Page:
NEW YORK (CBSNewYork) -- This is the time of year when we think of gathering with family and friends.
But what about those who have no one to gather with, who are left lonely?
As CBS2's Dr. Max Gomez reported Monday, doctors have surprisingly found that loneliness is actually bad for your health.
As she nears her 80th birthday, Marylin Warner says she has lived a full life, but she's lived most of it in an empty house.
"I've lived alone for 55 years," Warner said.
Some of those years she was a single mom to her son, or spent time with her granddaughter, but adult companionship has eluded her.
"The difference is not having somebody next to you, attending a wedding without a partner, and you don't have someone holding your hand when you walk down the street. I miss that," Warner said.
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"Everyone struggles, to some degree or another, with connecting with others," said Dr. Jeffrey Nobel of LIJ Medical Center.
Nobel has made loneliness his life's work.
"We're trained in our culture, reflexively, that being lonely is something awful. It is a character flaw for many people as they perceive it," Nobel said.
Nobel has been arguing for years that taboo -- our discomfort discussing loneliness -- is fueling a public health crisis.
"Loneliness increases inflammation, it reduces immune capabilities, it increases blood pressure," Nobel said.
Just from being lonely, and so, when coronavirus pushed billions of people into ever more insular lives, Nobel said he saw the hallmarks of a crisis, but also an opportunity.
"During the pandemic, what went from a topic no one wanted to talk about, which is 'I don't have the connections I need,' became a topic everyone was willing to talk about and, in fact, we were united in our loneliness facing a common enemy: the pandemic," Nobel said.
Nobel finds hope in rooms like the one at Northwell Health.
The format, called a "creativity circle," was developed by Nobel's foundation for art and healing.
"Some chance to make something that allows you to express thoughts and feelings, in a way that's often hard to express," Nobel said.
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Shannon Carey rode out the pandemic mostly alone.
"I'm usually by myself," she said.
It's something she had begun to accept after getting divorced.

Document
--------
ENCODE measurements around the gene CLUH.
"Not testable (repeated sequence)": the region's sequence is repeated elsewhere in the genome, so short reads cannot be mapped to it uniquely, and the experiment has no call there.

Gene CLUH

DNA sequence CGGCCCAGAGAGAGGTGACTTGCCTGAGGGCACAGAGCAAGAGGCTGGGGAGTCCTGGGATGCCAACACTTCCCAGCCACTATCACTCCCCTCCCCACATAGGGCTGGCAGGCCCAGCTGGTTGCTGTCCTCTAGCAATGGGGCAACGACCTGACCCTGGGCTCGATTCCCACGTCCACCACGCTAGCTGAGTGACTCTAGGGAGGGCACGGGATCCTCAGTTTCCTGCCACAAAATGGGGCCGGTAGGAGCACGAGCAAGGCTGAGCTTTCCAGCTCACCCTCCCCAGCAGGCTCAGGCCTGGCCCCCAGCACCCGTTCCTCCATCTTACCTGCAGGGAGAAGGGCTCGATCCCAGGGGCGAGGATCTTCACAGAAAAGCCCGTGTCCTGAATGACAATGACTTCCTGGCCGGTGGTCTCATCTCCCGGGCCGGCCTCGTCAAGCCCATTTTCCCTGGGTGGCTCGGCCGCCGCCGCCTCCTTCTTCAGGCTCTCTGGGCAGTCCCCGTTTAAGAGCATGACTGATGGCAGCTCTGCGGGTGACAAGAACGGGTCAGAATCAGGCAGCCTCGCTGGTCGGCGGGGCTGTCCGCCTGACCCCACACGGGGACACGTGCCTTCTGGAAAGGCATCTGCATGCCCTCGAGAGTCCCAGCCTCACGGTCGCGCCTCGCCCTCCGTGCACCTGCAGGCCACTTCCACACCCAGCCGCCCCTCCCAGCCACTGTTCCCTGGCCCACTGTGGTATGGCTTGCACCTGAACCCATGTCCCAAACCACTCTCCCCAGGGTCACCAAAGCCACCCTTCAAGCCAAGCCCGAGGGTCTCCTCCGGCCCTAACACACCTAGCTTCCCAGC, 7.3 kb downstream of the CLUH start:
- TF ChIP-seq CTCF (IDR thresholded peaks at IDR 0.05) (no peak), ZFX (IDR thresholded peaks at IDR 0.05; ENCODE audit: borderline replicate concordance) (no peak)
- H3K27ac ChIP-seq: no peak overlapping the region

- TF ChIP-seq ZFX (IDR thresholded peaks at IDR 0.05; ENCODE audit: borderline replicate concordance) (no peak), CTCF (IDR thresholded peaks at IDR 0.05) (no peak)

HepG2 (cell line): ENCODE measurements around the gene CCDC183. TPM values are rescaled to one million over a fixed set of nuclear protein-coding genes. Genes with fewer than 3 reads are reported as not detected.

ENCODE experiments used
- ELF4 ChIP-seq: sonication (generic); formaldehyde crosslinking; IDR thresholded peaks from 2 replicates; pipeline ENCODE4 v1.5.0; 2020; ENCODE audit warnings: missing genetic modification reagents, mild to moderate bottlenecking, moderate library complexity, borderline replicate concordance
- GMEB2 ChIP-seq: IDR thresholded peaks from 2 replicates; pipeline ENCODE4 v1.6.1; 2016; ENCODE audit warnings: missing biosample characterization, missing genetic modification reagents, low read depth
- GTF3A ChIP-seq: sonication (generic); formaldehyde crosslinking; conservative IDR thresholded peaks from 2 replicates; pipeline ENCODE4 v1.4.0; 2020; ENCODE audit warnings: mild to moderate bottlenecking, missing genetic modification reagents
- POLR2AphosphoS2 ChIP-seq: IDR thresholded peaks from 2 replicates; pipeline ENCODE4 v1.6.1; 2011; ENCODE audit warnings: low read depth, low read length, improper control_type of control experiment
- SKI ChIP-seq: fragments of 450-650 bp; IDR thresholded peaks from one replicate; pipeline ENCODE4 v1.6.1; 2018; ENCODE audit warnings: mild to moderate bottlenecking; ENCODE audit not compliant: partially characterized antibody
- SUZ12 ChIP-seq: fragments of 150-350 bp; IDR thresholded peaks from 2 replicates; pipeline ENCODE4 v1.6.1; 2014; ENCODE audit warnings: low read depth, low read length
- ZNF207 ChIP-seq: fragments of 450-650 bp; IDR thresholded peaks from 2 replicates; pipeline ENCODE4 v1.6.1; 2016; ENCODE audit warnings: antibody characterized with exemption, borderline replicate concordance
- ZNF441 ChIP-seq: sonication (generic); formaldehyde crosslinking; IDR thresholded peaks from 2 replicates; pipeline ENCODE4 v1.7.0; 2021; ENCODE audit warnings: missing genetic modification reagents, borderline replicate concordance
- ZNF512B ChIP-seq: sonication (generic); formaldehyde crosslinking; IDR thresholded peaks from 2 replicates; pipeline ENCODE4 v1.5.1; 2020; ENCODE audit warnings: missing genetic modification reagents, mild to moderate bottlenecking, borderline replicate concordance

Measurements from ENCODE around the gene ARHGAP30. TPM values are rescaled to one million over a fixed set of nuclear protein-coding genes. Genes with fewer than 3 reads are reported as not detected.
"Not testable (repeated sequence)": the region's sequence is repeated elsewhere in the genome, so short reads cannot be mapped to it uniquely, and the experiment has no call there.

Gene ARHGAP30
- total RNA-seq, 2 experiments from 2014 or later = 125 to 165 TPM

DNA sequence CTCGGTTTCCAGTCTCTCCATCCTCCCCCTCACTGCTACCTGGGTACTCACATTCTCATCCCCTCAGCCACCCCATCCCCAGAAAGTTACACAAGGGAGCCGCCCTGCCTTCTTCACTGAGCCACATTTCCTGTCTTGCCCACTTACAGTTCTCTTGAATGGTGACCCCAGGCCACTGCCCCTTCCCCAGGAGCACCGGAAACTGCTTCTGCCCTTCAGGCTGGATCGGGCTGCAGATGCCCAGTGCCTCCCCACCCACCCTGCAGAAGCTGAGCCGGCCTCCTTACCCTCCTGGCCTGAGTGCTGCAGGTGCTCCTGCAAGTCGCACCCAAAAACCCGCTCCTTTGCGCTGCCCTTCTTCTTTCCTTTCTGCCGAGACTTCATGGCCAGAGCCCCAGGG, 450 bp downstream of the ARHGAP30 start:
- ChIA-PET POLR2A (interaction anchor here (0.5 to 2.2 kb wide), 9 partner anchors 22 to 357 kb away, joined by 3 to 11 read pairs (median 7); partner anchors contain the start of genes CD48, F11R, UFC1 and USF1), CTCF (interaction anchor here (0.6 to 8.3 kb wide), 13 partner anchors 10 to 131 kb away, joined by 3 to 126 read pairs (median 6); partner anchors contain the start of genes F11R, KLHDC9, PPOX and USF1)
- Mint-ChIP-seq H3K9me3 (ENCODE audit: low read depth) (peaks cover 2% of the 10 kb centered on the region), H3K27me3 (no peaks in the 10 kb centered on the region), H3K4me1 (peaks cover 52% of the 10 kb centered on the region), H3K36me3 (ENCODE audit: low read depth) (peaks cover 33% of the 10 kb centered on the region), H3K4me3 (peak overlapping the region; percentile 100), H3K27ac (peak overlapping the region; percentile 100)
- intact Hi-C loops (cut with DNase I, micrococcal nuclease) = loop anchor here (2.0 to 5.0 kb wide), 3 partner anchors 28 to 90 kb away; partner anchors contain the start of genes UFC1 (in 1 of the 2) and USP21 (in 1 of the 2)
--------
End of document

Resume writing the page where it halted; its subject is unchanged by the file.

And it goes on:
"I was with somebody for almost 20 years, so to not have them in my life anymore was definitely scary," Carey said.
What we do with that fear is what Nobel is trying to change.
"People are often surprised at how easy it goes, when they can somehow summon up the courage to tell even a little bit of their story and allow themselves to be seen by others," Nobel said.
For Carey, that connection came when an old high school friend mentioned she was taking adult dance classes.
"It had been a really long time since I wore a pair of tap shoes, but I found my old tap shoes and it was like no time had passed at all," she said, "and I'm very grateful for her for that because she had no idea what kind of influence that was going to have anybody at the moment. Never mind me saying 'Hey, can I come with you? Is that okay?'"
"I found I could communicate better. I found that I was open to conversations more, which was not something I did easily, let's put it that way. I held on to a lot of stuff for a long time. But the healing has happened because of it,' she added.
Through a Zoom call, Warner formed a bond with Nathaniel Tananbaum, a senior at Brooklyn Tech High School.
"I think we need things like this just to get our social engines working again. It's like talking with a stranger and getting to know them definitely takes certain skills that are intimidating to develop," Tananbaum said.
The first step is often recognizing that you're lonely, and then getting past the stigma and fear of admitting that you're lonely. And then seeking help and taking advantage of resources like the creativity circle that are in many communities is good for your mental ad physical health.
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